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Alan Rickman's Snape Letters Reveal A New Side Of The Half-Blood Prince

The year 2016 started off with an ominous double dose of death. David Bowie passed away on January 10, and Alan Rickman followed four days later. For Potterheads, the latter's death was tough to take. The man who had played Severus Snape, whatever one thinks of the character, had done a superb job embodying him on screen. Now, two years later, Neil Pearson Rare Books has his archives of writings is up for sale, and details of Alan Rickman's Snape letters have come to light, providing insight into what it took to play the Head of Slytherin House on screen.

Now, it should be noted Rickman was cast in the role as part of the plan to have the roles of the adults in the movies played by some of the UK's finest A-list actors. This was decided upon both as a stunt and because the earliest movies would be centered around Harry Potter and his friends at very young ages, when it was felt the child actors might not be able to carry the films by themselves.

Having as much A-list stunt casting around the child actors would both provide many excellent examples of high-class acting for them to follow later down the line, as well as be a draw for the adults to come see the films in the theaters. It worked in both cases. But it also meant Snape, who was really supposed to be all of, say, 30 or 31 when Harry first came to school, was played by a 55-year-old man.

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Rickman, meanwhile, was a 55-year-old actor trapped inside a series of films basically being made for children. As one can imagine, this did not always mesh with his idea of "art."

According to Entertainment Weekly:

In one letter, Harry Potter producer David Heyman thanks Rickman for making 2002’s Harry Potter and the Chamber of Secrets 'a success.' He adds, 'I know, at times, you are frustrated, but please know that you are an integral part of the films. And you are brilliant.'

Though the first two films are very much children's movies, once the series reached Harry Potter & The Prisoner of Azkaban, they did start aiming for a slightly older audience. But even then, these were not films for adults, but teenagers. By then, Rickman was in his 60s and found the process even more frustrating than before.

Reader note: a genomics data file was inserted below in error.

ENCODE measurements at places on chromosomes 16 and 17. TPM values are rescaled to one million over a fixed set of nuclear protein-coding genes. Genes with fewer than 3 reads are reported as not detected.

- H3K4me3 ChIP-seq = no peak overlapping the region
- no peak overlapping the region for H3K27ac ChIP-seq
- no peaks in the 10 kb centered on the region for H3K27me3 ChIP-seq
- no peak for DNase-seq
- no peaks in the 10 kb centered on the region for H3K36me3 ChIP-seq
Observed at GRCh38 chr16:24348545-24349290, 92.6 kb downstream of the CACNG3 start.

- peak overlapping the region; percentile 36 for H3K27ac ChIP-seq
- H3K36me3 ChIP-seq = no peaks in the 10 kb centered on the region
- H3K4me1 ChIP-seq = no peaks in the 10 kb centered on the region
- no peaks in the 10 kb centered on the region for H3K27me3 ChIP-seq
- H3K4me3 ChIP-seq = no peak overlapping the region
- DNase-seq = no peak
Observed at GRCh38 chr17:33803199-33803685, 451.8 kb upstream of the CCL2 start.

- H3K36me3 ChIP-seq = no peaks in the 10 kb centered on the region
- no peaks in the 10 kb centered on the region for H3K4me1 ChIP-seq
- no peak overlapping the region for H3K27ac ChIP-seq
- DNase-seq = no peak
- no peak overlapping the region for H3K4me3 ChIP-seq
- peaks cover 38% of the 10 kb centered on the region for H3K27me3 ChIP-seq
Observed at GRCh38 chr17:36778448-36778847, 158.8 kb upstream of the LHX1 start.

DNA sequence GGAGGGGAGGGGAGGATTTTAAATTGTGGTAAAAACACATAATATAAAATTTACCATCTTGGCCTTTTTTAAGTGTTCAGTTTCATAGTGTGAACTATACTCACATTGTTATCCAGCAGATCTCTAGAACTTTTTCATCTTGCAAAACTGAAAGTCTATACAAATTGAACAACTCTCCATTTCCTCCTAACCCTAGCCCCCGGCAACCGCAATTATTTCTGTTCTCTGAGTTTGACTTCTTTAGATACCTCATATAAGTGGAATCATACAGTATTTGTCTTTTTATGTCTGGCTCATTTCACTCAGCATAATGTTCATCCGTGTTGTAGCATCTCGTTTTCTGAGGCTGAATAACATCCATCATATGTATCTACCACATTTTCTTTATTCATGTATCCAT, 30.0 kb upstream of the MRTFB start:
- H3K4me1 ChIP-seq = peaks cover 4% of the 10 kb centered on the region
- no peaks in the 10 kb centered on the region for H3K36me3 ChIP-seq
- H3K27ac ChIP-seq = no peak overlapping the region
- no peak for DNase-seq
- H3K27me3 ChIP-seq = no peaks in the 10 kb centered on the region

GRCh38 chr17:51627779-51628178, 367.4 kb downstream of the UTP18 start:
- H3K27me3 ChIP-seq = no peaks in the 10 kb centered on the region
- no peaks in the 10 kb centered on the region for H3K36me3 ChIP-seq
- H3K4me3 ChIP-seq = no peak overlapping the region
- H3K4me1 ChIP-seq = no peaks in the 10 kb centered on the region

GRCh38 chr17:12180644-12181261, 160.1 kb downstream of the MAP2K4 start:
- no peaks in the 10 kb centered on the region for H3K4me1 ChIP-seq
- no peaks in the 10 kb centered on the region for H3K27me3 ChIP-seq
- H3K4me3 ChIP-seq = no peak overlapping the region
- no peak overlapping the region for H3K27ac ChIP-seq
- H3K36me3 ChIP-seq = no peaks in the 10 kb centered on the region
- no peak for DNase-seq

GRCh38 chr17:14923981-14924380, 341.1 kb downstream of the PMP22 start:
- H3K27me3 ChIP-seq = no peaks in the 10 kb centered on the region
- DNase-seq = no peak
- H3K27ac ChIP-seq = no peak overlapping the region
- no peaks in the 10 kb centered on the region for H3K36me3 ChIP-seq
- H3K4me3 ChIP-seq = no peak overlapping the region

Rickman also wrote a note, called 'Inside Snape’s Head,' about his work on 2009’s The Half-Blood Prince and hinted at frustrations with director David Yates. 'It is as if David Y. has decided that this is not important in the scheme of things i.e. teen audience appeal,' he writes.
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Rickman also clashed with directors during the run of the filming production because he knew stuff about his character they didn't. J.K. Rowling revealed to him early on Snape was in love with Lily, and secretly working for Dumbledore throughout Harry's years at Hogwarts, facts which do not come to light until the final films. When directors (like Yates, who has directed every wizarding world film since Harry Potter & The Order of the Phoenix) gave him notes to play things which contradicted this, he had to refuse, without explaining why. That would easily make for tension between them.

But Rowling was grateful for his service. One of the notes from her in the collection reads:

Just back from weeks away and had to send a line about what you wrote in the souvenir programme for Hallows II. Made me very tearful. Thank *you* for doing justice to my most complex character…

While Rickman might have been frustrated by the way things went on set, he maintained good relationships with the cast. The collection includes notes from Daniel Radcliffe, to whom Rickman gifted a copy of The Catcher In The Rye.

The full collection of writings is valued at $1,260,000 (that's £950,000) and is up for auction soon. Check out the complete inventory on the Neil Pearson Rare Books website.